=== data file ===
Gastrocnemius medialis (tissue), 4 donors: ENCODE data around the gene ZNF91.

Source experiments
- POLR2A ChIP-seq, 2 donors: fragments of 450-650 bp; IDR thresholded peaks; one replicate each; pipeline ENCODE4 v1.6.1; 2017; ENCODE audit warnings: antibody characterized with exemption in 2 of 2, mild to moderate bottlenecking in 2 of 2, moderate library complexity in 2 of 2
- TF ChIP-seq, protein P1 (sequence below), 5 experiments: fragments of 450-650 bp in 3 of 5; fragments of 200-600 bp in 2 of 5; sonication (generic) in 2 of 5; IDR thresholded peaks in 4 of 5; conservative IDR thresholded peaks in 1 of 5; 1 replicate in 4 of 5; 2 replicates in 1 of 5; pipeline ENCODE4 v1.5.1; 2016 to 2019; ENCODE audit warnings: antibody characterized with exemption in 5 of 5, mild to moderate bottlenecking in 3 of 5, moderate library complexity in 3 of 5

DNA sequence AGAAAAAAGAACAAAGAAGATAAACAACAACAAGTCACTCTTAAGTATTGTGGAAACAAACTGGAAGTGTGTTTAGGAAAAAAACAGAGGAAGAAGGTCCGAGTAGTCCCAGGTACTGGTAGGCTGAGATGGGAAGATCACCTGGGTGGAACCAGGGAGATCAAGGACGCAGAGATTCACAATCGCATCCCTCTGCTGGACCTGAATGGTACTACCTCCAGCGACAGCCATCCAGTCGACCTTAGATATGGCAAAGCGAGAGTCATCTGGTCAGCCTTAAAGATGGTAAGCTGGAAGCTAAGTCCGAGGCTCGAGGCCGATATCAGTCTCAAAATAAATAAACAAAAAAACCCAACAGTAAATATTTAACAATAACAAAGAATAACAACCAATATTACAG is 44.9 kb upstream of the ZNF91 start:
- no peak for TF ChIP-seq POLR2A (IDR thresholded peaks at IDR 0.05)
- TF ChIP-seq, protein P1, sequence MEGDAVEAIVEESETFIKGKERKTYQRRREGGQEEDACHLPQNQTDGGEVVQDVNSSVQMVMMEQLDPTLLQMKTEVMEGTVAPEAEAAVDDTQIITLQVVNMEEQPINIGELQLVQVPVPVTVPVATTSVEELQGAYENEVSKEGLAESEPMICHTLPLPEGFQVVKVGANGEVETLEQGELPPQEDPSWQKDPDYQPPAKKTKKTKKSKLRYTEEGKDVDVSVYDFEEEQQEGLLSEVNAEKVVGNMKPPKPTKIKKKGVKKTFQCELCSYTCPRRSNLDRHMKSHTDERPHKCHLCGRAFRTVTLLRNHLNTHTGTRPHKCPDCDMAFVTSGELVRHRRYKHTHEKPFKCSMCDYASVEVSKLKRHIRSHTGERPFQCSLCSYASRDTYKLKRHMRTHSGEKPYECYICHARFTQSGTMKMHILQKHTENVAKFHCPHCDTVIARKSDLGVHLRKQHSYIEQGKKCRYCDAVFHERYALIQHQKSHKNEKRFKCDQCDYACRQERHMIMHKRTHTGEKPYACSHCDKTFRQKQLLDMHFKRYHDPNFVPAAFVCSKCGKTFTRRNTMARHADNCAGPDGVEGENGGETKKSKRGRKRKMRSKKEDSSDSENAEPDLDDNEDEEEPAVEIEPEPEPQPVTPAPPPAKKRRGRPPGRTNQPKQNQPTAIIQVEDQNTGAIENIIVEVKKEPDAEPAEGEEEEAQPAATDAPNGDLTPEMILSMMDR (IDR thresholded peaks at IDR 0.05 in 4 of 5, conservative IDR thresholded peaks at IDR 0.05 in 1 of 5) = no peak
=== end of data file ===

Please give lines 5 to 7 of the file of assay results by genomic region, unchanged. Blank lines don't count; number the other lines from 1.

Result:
DNA sequence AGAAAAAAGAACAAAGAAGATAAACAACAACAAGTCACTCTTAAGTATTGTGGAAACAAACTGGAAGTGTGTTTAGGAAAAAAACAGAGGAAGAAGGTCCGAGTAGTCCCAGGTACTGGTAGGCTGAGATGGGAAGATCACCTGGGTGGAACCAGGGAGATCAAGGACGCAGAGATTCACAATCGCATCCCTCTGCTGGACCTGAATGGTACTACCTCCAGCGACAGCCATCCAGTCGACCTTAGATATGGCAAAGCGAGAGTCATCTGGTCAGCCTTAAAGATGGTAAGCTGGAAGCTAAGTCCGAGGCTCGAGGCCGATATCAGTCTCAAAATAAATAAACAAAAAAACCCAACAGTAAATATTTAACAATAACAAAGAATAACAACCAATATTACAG is 44.9 kb upstream of the ZNF91 start:
- no peak for TF ChIP-seq POLR2A (IDR thresholded peaks at IDR 0.05)
- TF ChIP-seq, protein P1, sequence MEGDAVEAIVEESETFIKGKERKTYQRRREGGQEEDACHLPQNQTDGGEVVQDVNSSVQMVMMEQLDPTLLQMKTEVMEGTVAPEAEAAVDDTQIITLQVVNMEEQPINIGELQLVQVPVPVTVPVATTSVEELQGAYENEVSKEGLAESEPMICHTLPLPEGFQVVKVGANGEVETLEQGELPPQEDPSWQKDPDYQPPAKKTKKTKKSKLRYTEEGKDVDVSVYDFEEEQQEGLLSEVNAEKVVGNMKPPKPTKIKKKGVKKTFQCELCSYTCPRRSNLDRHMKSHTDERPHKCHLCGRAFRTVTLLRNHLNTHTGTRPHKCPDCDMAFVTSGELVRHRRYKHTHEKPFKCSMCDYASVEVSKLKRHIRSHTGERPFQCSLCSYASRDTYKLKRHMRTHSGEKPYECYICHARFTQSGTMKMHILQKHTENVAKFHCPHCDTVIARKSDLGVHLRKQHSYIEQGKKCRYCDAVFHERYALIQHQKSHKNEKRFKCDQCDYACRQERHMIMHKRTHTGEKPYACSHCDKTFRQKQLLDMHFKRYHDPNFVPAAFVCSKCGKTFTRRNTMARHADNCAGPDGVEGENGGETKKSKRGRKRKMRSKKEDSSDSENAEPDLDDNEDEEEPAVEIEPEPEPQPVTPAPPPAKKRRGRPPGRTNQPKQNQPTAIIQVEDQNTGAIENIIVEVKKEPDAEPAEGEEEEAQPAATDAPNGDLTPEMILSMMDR (IDR thresholded peaks at IDR 0.05 in 4 of 5, conservative IDR thresholded peaks at IDR 0.05 in 1 of 5) = no peak